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2.5 week old won't settle or sleep without feeding / sucking or being held

(53 Posts)
shopswat Mon 13-Jun-11 15:33:10

I am a first time mum and my 2.5 week old son needs to feed, suckle or be held in order to fall asleep. I feel like I spend all day breast feeding, rocking, comforting etc... to help him sleep. He won't settle in his basket or pram even if we go for a walk. I have a baby carrier which at least means I can be hands free when not feeding but the whole sleep / feeding thing is making me so anxious. Sometimes even when I hold him he seems so desperate to suckle that he gets worked up and cries himself in to a state (I am sue he is not hungry or needs changing). I don't want to suckle him all the time and I'm desperate to find a way to help him settle in his moses basket or pram. Has any one else experienced this? Does anyone have any ideas on what I can do? I have thought about trying a pacifier but I am worried it may cause problems with breast feeding. Any thoughts / ideas appreciated!

Tee2072 Mon 13-Jun-11 15:35:38

Try a pacifier. Of course he wants to be held all the time he's only been outside
you for days! Keep him close, use a sling and snuggle away!!!

plantsitter Mon 13-Jun-11 15:37:55

It's really normal. Just keep doing what you're doing and, frankly, if in doubt shove your boob in his mouth. I know it's hard but it's only for a short time and I found it changed quite suddenly with both my DCs.

Good luck - enjoy!

IDrinkFromTheirSkulls Mon 13-Jun-11 15:38:32

From my experience this is completely normal and you should relax and enjoy the cuddles before they're off exploring and don't want to sit on your knee wink it will do him no harm to suckle and it may even be to do with him establishing supply.

bamboobutton Mon 13-Jun-11 15:38:48

agree with Tee. get a dummy and carry him in a sling. it's his natural survival instinct to be close to you at all times.

moby wrap slings are very good.

headfairy Mon 13-Jun-11 15:39:02

Babies are born with a few urges that are impossible to ignore... suckling and grabbing things. It's a bit like breathing, it's impossible not to breathe. For babies the intense urge to suckle is a survival thing. I'm really sorry you're finding it hard, but this is the one thing I think they forget to tell you in your ante natal classes when you're pregnant for the first time. Your baby will want to suckle even when he's not hungry. It calms him, it soothes him and makes him happy.

I wish there was another way, but really there isn't. When he's a bit older (maybe 4 or 5 weeks) you can try a dummy if you like. I have used them for both of mine and it does help. But ultimately this sucking thing will pass, it'll take a few weeks so my advice is to embrace it. Take it as your opportunity to sit on the sofa and do nothing all day but read, watch tv and feed your baby. Believe me, you won't get the chance to sit down for so long soon.

BertieBotts Mon 13-Jun-11 15:46:34

"It calms him, it soothes him and makes him happy."

All this - and it regulates his temperature, helps him feel safe, relieves (mild) pain, helps your milk supply become established, and he'll be getting a small amount of milk at all times too - remember in the womb they were getting a constant supply of food, so he might not tolerate feeling even a tiny bit hungry yet.

You could try a dummy if you want - though it might be you he wants rather than to suck, if that makes sense. I call this "breastfeeding boot camp" wink - it won't be like this forever. You won't be causing a bad habit if you feed him as much as he wants. It will ease off. And you will be able to pee in peace in about 4 years grin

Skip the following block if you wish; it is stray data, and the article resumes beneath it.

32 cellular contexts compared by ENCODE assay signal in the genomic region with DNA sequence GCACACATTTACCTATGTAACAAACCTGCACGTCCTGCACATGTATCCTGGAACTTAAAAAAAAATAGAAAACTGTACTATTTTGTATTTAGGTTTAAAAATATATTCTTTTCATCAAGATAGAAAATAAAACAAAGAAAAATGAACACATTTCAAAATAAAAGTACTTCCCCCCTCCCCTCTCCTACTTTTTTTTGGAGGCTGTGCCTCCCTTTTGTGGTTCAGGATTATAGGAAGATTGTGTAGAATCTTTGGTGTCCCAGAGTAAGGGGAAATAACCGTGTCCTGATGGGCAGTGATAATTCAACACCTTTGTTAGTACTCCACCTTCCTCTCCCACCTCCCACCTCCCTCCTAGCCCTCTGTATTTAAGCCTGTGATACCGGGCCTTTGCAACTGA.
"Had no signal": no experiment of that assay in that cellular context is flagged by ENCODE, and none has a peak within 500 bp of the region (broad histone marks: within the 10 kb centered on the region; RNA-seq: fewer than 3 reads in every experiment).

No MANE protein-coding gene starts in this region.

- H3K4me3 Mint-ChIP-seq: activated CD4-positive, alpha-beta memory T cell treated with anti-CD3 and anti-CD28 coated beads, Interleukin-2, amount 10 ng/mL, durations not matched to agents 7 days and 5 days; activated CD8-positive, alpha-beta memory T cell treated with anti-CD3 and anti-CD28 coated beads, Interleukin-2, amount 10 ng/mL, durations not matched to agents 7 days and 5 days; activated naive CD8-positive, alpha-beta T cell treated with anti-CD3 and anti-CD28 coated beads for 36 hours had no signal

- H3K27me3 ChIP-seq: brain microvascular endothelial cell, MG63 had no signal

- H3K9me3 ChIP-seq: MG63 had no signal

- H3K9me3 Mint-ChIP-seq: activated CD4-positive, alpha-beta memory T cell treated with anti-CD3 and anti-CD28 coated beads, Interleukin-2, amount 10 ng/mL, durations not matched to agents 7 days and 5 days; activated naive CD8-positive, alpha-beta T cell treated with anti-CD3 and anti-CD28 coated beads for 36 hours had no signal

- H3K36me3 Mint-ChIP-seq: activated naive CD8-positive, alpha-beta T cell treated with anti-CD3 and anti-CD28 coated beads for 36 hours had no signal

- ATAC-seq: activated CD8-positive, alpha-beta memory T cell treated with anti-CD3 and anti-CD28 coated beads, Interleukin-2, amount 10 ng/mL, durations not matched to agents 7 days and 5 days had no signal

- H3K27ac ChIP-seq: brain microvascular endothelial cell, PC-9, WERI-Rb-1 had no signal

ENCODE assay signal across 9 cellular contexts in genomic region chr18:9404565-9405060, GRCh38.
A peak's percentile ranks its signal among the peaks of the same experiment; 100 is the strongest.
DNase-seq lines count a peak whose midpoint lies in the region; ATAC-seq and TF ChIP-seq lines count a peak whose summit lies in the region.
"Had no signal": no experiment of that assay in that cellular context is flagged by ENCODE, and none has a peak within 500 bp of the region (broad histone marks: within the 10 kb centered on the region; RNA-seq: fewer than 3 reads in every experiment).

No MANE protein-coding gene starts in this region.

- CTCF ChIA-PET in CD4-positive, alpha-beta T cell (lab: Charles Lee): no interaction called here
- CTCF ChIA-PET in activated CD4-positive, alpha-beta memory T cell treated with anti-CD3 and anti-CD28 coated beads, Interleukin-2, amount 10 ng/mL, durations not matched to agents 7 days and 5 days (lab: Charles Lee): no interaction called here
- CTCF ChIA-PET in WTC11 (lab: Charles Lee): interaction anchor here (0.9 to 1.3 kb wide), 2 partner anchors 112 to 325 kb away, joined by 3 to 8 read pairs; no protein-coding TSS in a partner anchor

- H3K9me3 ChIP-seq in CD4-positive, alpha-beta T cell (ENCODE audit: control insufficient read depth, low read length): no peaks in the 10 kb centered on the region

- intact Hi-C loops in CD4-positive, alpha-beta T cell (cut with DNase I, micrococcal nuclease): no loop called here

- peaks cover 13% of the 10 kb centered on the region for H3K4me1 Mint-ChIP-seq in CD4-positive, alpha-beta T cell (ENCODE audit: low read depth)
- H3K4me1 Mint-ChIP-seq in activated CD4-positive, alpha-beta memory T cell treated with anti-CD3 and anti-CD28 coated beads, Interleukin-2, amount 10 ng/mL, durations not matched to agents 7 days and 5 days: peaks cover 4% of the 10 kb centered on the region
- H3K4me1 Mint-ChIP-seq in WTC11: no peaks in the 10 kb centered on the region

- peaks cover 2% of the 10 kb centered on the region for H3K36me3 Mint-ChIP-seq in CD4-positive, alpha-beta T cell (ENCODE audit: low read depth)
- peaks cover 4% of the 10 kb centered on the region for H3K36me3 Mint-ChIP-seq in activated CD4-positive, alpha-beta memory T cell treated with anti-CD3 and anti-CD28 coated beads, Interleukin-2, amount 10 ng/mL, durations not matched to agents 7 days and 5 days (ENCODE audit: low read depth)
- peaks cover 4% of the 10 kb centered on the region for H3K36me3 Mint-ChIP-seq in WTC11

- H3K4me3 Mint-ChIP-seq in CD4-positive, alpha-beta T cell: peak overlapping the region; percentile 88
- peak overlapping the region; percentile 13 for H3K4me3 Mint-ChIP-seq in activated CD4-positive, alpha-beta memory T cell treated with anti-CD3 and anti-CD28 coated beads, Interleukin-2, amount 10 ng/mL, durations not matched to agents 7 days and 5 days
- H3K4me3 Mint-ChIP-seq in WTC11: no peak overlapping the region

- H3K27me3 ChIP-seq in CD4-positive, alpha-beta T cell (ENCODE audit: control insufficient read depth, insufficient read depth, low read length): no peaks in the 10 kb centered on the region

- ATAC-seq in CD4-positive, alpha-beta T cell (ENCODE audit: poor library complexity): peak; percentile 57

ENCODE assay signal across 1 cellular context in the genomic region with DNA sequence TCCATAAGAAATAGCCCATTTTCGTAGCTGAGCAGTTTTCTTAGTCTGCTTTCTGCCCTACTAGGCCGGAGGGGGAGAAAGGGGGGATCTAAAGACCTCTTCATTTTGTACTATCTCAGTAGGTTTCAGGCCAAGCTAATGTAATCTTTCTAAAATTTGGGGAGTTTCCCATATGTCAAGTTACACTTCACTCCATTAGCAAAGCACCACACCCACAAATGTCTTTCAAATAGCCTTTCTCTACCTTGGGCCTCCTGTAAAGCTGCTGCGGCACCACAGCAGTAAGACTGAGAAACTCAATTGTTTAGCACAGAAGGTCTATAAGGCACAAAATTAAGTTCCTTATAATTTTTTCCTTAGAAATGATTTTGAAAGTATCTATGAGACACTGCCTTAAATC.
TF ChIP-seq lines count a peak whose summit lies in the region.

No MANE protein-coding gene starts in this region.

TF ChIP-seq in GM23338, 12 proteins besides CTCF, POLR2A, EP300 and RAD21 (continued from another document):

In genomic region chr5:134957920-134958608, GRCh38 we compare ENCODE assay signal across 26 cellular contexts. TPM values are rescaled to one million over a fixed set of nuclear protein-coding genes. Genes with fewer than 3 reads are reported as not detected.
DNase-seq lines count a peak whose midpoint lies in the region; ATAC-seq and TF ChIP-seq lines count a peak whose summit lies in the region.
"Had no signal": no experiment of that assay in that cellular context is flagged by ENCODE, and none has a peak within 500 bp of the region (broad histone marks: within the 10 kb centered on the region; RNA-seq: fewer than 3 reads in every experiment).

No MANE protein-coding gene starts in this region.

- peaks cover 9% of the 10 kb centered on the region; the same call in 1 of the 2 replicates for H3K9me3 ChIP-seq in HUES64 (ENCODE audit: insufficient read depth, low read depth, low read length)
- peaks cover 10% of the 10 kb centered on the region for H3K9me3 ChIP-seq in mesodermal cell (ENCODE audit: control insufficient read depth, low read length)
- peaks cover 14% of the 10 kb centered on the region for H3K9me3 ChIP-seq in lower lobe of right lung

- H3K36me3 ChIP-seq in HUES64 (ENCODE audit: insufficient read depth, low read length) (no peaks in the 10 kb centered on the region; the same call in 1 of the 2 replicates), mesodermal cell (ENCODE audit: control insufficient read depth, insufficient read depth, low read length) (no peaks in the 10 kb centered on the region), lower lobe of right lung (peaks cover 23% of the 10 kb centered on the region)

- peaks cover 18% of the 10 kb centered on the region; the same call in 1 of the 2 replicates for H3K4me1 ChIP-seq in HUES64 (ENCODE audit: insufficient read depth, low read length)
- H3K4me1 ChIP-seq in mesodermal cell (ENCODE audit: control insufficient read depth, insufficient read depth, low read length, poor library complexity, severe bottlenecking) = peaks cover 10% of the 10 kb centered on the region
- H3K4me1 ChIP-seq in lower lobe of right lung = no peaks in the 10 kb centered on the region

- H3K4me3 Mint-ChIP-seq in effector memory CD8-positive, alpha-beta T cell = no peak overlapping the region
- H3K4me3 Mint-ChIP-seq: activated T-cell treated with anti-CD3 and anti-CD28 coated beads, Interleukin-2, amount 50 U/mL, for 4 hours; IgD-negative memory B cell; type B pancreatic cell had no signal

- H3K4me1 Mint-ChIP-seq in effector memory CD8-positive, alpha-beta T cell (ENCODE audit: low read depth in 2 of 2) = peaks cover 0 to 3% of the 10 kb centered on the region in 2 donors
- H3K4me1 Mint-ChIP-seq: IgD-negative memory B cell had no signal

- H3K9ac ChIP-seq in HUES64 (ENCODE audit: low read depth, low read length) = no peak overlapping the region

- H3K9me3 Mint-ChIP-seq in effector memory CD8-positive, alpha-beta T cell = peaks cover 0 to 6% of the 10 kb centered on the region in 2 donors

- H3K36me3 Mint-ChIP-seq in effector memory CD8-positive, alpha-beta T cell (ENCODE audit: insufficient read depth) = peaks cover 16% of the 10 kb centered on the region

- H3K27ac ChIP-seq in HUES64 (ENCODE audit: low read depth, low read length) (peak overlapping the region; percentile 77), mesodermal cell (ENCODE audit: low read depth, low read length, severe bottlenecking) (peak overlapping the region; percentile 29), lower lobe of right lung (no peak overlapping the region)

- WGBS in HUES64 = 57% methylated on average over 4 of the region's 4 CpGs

You can get a sling you can feed in, if that would be useful to you? I think a ring sling is easiest for this but there are a few different types.

headfairy Mon 13-Jun-11 15:59:53

Bertie, is that true? I can go to the loo in peace in about oooo <sucks teeth> 3 months? I don't believe a word of it, the little terror can run faster than me and gets to the bathroom first, stands there grinning until my bladder can't take any more pressure grin

Breastfeeding boot camp - so true. I'm sure that's why I never lose any baby weight until they're about 6 months old, all that time sitting on the sofa eating biscuits!

Tee2072 Mon 13-Jun-11 16:07:32

Bertie I am also keeping you to that promise. If I don't get to pee in peace in years, I'm coming to get you! grin

MmeLindor. Mon 13-Jun-11 16:13:32

Not sure about the dummy, as I did not BF my DC, but they were a life-saver for my DD. Really helped settle her.

It is normal that your baby wants to be close to you. Don't worry, you are not going to "spoil" him. I know it is hard work at the moment, but it does get easier.

My DC are 6.5yo and 9yo and I still cannot go to the loo without one or both (or the bloody dog) trailing in after me.

Bumpsadaisie Mon 13-Jun-11 16:17:31

This is very very normal but bizarrely no one tells you about it - I remember thinking my DD would sleep in her cot/pram while I lay down on my bed for a kip too, and had no idea I would be holding her 24/7 for 6 weeks!

You won't be able to imagine any end to it but rest assured that in a few weeks things will have moved on - he will be able to see/hear better, smile at you, and be independent enough to be put down for a bit. They change very quickly, even tho it seems youve been rocking/feeding since doomsday!

If breastfeeding is well established, try a dummy. Life saver! Sling too.

Catilla Mon 13-Jun-11 16:19:37

Agree with all the others, and also just to say (warn you!) that 3 weeks is a classic growth spurt time - where it will seem like he wants to feed around the clock. Just let him feed as much as possible to stimulate your milk supply. Just about the time you start feeling desperate about a problem like this is usually when it's about to improve... hence the Mumsnet saying "this too will pass"!

Beveridge Mon 13-Jun-11 16:28:52

Sounds about right!

Sometimes heating up the moses basket with a hot water bottle first, then taking it out and putting the baby in worked with my DD.

You just have to go with it really, and once you get your head around it you can use it as a golden opportunity to anchor yourself to the sofa with a good book/DVD/MN/cake.